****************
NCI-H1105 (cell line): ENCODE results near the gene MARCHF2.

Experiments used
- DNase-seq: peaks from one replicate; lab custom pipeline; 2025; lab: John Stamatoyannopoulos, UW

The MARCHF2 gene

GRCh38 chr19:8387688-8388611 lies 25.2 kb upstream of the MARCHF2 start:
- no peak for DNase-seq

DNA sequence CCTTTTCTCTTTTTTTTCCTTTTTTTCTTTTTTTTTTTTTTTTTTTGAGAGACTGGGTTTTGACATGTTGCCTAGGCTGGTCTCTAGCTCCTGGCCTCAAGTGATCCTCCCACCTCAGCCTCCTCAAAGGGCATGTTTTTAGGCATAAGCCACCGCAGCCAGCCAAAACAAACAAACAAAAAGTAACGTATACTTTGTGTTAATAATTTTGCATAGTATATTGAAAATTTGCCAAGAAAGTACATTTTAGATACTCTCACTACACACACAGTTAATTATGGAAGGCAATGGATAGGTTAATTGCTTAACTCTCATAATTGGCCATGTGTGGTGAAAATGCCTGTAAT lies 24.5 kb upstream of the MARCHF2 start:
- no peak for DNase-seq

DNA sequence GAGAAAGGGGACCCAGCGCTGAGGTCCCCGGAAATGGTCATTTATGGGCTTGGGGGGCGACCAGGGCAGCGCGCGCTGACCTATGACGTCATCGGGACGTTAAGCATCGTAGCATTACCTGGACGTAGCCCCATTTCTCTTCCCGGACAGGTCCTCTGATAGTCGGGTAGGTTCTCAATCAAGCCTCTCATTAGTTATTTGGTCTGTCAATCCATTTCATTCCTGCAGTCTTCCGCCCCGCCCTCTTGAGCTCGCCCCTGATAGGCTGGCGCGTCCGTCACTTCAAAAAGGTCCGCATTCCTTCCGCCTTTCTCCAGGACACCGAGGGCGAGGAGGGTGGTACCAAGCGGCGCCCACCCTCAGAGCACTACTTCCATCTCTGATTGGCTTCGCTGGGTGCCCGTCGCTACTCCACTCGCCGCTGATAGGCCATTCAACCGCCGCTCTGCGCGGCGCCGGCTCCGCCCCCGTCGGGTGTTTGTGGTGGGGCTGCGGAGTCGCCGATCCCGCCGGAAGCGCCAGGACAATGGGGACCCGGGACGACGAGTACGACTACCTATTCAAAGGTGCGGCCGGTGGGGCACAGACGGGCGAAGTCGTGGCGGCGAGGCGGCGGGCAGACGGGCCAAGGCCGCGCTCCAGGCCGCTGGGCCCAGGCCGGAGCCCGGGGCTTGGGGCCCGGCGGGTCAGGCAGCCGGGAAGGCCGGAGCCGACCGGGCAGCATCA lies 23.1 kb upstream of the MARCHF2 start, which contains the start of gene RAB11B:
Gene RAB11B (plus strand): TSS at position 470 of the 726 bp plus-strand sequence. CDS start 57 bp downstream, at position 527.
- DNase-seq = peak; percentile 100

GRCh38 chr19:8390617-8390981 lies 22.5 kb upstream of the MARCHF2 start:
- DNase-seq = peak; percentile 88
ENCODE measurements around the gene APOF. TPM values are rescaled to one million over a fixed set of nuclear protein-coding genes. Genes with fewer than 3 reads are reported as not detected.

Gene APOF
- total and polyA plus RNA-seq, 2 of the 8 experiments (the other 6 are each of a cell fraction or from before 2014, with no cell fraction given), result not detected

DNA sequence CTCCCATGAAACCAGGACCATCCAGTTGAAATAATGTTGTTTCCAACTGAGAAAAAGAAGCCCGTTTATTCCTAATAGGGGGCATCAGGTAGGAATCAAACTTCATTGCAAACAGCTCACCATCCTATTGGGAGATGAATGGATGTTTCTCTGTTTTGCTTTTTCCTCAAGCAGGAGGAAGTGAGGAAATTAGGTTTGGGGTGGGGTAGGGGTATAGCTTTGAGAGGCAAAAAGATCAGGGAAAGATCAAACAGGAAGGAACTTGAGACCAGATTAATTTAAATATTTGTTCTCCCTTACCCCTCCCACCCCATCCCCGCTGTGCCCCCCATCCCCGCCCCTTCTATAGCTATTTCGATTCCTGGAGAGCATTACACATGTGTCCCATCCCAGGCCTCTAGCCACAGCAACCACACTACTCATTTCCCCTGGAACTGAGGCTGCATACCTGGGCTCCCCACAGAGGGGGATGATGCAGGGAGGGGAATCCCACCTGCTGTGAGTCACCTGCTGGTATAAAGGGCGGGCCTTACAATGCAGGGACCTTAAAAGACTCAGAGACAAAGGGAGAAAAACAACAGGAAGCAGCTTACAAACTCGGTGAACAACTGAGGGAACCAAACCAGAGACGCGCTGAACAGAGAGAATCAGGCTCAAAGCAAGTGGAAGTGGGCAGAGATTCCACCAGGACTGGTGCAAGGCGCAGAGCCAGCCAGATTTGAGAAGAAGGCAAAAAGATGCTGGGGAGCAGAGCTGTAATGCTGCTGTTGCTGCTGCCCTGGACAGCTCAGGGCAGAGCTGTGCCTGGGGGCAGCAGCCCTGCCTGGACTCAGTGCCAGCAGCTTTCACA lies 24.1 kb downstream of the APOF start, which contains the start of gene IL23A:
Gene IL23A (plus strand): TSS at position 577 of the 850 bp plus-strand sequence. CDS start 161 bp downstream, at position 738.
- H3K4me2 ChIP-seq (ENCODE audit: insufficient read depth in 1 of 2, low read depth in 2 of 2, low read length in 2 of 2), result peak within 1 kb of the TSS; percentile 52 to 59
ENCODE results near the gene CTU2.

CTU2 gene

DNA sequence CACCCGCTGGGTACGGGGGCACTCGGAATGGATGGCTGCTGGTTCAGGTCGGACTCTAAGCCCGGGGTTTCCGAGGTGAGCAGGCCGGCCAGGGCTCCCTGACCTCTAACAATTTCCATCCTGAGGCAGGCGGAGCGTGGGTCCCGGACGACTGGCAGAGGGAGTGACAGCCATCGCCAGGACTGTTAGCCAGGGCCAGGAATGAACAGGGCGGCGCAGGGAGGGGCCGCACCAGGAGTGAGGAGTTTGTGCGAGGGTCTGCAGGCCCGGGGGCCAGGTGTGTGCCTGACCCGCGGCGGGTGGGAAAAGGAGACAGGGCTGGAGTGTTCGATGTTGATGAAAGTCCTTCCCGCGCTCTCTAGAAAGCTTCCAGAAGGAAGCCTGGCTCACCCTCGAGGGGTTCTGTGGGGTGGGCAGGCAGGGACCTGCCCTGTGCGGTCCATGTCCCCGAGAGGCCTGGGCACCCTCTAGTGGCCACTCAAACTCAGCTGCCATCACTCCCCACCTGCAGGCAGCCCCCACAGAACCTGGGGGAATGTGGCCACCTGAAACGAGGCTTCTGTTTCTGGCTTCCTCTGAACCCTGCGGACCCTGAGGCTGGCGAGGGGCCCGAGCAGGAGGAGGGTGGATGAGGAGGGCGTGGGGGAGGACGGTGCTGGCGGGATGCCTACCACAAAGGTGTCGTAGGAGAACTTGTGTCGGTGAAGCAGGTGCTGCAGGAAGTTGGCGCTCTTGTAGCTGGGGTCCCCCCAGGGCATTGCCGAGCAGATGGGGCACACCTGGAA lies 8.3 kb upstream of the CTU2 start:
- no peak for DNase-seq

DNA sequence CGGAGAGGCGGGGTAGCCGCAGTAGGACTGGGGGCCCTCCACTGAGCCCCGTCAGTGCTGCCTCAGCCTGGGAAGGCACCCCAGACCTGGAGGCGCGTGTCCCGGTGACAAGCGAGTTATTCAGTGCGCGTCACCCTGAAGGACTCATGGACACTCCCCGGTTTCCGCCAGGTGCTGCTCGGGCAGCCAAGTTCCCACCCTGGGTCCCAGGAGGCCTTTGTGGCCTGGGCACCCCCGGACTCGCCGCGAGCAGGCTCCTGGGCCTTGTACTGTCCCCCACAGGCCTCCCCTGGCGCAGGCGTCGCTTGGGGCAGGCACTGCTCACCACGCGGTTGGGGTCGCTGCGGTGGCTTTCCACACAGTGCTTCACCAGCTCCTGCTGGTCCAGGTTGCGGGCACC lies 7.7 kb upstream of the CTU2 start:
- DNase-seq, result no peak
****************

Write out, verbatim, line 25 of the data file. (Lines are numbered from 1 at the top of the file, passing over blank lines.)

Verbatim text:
- DNase-seq, result no peak